Objective Paediatric ethics has focused predominantly on debating treatment decision-making authority between parents and physicians. These debates have been important in identifying the issues surrounding “who should decide?” and have given rise to decisional models that are congruent with the social roles attributed to parents and physicians in different countries. A commonly underacknowledged issue is the significance that should be accorded to the voice of the child undergoing medical treatment. Children’s treatment wishes are generally disregarded until they can demonstrate adult-like decision-making capacities.
Methods and Results This paper highlights three major problems associated with typical practices regarding children’s participation in treatment decision-making: (1) children’s decisional capacities are commonly underestimated (ie, young adolescents demonstrate decision-making judgement resembling that of adults); (2) children (including very young children) have moral viewpoints that are unique and quite distinctive from those of adults that are morally meaningful to them, yet typically disregarded by adults and (3) adults deciding on behalf of children’s best interests usually have their own adult interests that can conflict with those of the children.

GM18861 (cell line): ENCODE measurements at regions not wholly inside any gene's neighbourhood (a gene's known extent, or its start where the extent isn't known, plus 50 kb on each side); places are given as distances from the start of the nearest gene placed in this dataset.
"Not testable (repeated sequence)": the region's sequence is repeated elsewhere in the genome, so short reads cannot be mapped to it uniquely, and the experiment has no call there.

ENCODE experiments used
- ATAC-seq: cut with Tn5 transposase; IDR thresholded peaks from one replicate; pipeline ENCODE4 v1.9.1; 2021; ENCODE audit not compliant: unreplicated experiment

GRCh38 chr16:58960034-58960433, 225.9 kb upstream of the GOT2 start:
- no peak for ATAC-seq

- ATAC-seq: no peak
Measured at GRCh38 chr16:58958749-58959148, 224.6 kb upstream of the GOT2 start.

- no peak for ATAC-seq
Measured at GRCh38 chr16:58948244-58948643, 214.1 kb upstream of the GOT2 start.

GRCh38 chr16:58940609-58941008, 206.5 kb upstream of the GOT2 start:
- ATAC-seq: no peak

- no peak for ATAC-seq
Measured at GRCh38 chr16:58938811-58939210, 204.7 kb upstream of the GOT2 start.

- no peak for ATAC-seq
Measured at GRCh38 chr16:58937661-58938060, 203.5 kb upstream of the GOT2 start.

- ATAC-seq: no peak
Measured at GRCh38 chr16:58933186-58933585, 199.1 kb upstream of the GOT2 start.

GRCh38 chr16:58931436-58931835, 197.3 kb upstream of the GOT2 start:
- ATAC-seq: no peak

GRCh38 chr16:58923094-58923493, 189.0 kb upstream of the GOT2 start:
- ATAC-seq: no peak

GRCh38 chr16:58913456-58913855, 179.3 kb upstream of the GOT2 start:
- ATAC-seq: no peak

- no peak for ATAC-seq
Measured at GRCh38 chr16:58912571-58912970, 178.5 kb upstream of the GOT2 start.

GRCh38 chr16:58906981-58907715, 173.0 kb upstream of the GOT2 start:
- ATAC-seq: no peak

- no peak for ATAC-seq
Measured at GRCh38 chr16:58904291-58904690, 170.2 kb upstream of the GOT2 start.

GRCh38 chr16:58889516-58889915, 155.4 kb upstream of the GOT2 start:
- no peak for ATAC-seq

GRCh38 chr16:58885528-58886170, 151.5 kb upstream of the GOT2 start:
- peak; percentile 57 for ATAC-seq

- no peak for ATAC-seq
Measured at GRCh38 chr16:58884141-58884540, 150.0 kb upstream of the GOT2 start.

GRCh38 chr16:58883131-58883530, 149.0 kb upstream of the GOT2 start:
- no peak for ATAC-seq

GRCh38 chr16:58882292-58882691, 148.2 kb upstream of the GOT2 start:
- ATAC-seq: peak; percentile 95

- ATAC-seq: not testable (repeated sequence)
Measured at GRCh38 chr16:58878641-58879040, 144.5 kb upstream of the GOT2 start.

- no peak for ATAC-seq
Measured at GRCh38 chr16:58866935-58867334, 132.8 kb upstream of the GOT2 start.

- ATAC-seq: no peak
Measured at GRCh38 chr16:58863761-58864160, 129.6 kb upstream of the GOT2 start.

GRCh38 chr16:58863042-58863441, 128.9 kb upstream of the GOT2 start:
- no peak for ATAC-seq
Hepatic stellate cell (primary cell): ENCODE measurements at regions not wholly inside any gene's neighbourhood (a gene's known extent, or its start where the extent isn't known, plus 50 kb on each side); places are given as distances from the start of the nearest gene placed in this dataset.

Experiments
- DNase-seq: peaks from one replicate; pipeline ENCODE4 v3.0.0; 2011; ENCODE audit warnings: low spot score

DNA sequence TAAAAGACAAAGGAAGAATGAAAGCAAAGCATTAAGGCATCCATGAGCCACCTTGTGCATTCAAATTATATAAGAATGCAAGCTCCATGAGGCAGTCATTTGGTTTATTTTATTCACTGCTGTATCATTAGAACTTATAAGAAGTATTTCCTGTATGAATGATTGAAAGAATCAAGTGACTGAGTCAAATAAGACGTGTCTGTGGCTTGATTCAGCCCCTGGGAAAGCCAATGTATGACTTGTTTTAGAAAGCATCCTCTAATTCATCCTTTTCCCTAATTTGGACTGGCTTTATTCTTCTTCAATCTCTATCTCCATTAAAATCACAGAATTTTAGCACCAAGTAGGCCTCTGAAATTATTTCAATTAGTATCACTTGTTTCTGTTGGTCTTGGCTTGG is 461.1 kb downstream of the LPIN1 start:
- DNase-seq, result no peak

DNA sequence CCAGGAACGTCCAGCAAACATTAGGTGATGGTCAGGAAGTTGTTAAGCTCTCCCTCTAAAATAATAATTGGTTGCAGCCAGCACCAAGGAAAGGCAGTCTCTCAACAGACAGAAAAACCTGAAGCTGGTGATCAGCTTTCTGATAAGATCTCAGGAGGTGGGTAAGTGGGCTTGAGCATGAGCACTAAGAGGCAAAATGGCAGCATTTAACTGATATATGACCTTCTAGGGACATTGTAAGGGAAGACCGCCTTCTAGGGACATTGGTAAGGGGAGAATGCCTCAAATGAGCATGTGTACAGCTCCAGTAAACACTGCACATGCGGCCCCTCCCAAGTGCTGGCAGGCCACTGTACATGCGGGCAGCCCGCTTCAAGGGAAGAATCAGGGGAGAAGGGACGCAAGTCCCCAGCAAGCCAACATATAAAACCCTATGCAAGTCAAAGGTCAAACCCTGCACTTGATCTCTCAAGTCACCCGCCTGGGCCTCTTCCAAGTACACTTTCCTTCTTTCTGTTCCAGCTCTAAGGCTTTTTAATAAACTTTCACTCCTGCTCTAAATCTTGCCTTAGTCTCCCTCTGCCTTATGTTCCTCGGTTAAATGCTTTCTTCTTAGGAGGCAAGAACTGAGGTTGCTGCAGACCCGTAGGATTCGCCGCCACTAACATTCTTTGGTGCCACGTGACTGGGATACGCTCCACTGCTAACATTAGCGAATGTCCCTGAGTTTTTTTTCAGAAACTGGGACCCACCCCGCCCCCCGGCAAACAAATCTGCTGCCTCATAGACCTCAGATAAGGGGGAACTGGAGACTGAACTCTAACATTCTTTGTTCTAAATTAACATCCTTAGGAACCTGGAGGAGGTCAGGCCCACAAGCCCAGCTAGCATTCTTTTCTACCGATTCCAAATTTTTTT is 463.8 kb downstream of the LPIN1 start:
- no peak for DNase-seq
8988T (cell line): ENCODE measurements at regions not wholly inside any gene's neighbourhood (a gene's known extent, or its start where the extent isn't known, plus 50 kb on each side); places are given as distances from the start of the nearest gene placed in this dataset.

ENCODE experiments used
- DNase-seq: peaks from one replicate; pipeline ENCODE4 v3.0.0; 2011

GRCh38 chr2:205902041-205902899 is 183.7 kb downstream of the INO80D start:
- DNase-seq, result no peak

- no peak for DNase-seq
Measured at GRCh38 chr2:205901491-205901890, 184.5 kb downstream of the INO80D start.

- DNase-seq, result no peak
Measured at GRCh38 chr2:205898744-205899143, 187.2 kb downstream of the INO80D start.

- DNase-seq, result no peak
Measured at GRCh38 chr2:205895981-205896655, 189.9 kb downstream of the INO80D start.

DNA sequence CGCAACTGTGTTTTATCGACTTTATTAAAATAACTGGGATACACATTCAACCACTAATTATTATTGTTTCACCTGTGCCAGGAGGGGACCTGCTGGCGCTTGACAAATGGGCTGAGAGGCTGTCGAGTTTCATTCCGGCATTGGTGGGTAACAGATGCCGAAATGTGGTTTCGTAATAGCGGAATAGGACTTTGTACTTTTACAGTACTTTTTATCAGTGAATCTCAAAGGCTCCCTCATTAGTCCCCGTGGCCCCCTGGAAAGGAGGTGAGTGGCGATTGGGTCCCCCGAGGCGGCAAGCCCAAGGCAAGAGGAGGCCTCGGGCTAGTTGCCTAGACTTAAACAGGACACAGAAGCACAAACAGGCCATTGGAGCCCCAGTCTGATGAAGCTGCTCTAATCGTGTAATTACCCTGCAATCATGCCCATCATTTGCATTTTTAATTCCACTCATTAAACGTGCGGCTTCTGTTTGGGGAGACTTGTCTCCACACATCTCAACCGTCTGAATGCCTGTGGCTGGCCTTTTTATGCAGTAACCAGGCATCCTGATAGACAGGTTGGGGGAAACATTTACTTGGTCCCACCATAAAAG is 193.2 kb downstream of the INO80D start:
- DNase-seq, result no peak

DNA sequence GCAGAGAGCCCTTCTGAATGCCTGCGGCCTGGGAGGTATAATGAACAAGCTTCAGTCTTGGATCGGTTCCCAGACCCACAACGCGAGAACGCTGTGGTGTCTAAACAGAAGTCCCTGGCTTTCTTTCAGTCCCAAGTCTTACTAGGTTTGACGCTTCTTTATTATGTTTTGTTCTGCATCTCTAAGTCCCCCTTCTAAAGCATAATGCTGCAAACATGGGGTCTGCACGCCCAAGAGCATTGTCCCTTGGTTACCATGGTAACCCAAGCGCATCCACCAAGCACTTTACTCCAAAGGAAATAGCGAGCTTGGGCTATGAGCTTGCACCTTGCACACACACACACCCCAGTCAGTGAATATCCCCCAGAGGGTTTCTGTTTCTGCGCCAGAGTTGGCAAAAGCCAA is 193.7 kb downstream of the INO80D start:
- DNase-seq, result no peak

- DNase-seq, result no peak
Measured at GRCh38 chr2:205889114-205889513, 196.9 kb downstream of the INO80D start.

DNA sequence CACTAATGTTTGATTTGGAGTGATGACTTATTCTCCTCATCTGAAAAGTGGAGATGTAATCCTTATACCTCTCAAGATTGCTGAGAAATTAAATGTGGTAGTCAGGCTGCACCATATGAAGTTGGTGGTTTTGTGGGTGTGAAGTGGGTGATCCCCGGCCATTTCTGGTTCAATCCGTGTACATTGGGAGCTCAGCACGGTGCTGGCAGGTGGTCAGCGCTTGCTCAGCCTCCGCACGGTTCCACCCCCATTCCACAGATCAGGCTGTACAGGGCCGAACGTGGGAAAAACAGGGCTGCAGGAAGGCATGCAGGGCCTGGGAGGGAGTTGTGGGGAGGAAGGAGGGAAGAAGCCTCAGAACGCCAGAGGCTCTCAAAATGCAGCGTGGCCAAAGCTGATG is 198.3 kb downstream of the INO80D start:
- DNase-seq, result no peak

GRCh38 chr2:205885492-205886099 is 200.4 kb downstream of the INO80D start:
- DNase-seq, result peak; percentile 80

Conclusion In an attempt to overcome these barriers to “hearing” the voices of children in treatment decisions, I will argue for a stronger recognition of children’s assent to treatment.